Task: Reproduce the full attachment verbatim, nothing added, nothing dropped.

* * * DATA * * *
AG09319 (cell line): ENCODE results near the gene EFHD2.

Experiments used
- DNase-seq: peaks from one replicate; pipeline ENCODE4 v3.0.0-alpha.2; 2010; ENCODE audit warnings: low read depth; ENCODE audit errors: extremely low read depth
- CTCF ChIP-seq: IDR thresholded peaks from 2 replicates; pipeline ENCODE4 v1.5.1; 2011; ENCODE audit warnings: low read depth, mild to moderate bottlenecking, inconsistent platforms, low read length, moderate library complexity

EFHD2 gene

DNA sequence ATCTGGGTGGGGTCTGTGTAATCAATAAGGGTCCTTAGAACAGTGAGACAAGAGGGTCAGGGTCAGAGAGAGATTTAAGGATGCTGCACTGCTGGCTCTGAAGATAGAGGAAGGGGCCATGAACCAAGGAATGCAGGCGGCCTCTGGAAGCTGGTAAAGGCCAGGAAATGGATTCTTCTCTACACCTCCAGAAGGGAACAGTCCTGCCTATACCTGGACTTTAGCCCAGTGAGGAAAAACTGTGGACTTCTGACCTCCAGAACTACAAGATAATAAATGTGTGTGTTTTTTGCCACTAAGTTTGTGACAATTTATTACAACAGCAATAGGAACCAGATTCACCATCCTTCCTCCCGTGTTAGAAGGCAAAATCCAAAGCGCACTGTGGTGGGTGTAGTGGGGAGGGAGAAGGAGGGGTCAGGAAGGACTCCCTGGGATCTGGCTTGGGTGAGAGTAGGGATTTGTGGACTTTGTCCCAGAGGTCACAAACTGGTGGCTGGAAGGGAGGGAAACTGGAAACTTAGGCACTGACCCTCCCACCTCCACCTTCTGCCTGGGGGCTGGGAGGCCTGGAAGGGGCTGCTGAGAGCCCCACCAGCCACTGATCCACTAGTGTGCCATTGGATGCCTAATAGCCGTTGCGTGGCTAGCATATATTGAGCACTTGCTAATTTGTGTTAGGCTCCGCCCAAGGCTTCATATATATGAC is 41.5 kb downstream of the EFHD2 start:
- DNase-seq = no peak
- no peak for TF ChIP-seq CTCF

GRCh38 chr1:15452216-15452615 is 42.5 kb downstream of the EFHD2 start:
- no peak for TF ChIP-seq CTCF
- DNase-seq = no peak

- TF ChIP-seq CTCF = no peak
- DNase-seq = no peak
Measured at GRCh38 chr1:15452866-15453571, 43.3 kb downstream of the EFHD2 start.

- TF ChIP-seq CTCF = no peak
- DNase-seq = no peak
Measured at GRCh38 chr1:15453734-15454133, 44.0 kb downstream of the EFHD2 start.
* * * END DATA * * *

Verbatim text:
AG09319 (cell line): ENCODE results near the gene EFHD2.

Experiments used
- DNase-seq: peaks from one replicate; pipeline ENCODE4 v3.0.0-alpha.2; 2010; ENCODE audit warnings: low read depth; ENCODE audit errors: extremely low read depth
- CTCF ChIP-seq: IDR thresholded peaks from 2 replicates; pipeline ENCODE4 v1.5.1; 2011; ENCODE audit warnings: low read depth, mild to moderate bottlenecking, inconsistent platforms, low read length, moderate library complexity

EFHD2 gene

DNA sequence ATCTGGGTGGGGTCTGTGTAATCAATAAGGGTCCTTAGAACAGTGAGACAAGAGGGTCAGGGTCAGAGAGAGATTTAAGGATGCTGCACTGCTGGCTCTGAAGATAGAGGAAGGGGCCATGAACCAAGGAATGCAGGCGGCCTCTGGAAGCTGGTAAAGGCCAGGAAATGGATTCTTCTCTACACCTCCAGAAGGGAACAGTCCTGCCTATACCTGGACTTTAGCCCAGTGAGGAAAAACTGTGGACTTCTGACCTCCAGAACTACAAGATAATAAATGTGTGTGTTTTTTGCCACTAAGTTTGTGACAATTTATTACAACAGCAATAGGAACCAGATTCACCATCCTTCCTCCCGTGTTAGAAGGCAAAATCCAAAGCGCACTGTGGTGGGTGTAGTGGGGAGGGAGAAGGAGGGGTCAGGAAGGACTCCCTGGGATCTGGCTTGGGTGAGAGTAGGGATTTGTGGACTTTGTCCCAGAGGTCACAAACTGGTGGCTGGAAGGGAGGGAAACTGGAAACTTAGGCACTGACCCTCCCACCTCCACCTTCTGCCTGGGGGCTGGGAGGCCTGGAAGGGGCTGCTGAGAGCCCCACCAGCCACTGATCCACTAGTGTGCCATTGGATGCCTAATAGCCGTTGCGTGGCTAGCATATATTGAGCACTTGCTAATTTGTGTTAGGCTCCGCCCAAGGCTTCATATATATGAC is 41.5 kb downstream of the EFHD2 start:
- DNase-seq = no peak
- no peak for TF ChIP-seq CTCF

GRCh38 chr1:15452216-15452615 is 42.5 kb downstream of the EFHD2 start:
- no peak for TF ChIP-seq CTCF
- DNase-seq = no peak

- TF ChIP-seq CTCF = no peak
- DNase-seq = no peak
Measured at GRCh38 chr1:15452866-15453571, 43.3 kb downstream of the EFHD2 start.

- TF ChIP-seq CTCF = no peak
- DNase-seq = no peak
Measured at GRCh38 chr1:15453734-15454133, 44.0 kb downstream of the EFHD2 start.